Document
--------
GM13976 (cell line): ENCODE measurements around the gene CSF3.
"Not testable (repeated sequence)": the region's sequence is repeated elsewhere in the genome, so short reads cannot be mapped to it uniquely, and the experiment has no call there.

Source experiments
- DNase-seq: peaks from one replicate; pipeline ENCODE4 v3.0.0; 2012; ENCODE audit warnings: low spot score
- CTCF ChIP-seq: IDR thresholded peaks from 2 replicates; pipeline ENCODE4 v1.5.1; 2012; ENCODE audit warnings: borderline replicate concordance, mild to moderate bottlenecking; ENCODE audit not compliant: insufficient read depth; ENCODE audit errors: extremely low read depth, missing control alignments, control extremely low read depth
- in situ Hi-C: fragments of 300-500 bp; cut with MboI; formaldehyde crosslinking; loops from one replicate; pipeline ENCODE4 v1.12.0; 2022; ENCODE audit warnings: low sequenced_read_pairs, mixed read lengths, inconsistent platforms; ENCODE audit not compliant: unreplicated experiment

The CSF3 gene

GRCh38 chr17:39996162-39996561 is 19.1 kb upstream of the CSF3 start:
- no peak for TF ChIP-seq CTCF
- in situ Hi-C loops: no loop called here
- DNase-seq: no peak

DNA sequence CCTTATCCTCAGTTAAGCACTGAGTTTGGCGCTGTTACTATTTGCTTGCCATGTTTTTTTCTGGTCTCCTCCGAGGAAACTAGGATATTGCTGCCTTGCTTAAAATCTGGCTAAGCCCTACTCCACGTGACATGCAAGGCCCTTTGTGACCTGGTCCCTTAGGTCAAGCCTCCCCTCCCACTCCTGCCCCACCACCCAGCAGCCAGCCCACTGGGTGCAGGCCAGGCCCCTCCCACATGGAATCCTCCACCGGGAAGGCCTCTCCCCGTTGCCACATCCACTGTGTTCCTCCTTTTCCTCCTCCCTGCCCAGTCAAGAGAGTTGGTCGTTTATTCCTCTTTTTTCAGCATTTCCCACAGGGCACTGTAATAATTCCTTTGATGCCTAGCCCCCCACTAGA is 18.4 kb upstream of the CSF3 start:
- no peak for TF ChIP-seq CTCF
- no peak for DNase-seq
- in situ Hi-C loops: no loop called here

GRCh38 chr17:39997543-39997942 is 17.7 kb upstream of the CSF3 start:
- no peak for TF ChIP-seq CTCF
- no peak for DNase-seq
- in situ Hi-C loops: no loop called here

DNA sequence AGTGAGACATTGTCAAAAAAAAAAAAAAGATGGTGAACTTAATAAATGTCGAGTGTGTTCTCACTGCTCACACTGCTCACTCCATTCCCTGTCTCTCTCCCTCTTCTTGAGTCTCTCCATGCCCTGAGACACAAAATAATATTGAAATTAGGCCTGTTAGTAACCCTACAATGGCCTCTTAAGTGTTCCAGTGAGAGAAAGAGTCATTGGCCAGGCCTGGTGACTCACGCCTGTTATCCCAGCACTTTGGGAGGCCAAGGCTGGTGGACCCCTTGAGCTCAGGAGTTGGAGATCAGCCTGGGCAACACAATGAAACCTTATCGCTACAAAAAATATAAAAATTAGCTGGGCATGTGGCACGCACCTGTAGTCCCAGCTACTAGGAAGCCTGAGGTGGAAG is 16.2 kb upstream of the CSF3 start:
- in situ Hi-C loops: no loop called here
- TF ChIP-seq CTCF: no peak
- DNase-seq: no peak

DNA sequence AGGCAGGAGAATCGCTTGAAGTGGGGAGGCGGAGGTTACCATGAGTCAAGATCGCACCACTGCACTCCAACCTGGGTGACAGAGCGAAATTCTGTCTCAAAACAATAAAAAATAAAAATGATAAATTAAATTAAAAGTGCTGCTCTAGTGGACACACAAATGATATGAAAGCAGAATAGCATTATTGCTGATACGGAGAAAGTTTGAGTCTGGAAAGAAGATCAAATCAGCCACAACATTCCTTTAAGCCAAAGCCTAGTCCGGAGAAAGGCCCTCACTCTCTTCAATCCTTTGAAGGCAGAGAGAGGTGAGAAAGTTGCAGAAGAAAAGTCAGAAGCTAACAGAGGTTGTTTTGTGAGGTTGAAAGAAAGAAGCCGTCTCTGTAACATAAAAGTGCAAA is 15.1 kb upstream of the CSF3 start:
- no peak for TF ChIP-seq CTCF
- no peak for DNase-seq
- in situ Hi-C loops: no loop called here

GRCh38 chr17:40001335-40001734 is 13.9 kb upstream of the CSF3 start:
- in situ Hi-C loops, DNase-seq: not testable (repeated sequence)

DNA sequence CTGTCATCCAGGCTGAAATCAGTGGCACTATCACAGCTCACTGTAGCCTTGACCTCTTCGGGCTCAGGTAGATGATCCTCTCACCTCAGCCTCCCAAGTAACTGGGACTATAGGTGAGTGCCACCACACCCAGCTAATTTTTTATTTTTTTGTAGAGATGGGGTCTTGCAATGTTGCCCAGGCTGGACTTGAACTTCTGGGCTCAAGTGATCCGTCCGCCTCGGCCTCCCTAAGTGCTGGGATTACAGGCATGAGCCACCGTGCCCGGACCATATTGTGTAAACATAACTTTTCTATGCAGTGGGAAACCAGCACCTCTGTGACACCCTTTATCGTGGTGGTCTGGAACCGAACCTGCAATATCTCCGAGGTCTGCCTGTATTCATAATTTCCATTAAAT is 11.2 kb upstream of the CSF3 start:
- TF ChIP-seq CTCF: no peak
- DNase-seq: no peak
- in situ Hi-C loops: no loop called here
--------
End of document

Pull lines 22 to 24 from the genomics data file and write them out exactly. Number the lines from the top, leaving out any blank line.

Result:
- TF ChIP-seq CTCF: no peak
- DNase-seq: no peak

DNA sequence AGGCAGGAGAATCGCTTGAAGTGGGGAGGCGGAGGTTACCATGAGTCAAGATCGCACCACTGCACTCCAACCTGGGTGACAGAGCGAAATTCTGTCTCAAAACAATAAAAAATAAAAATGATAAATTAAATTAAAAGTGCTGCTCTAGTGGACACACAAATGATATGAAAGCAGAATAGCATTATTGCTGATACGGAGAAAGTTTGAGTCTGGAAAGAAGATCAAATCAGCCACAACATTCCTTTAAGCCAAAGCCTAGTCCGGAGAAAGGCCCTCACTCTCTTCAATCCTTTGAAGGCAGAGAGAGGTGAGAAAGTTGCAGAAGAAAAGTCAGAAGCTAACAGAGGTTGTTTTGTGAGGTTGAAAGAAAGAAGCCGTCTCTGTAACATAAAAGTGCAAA is 15.1 kb upstream of the CSF3 start: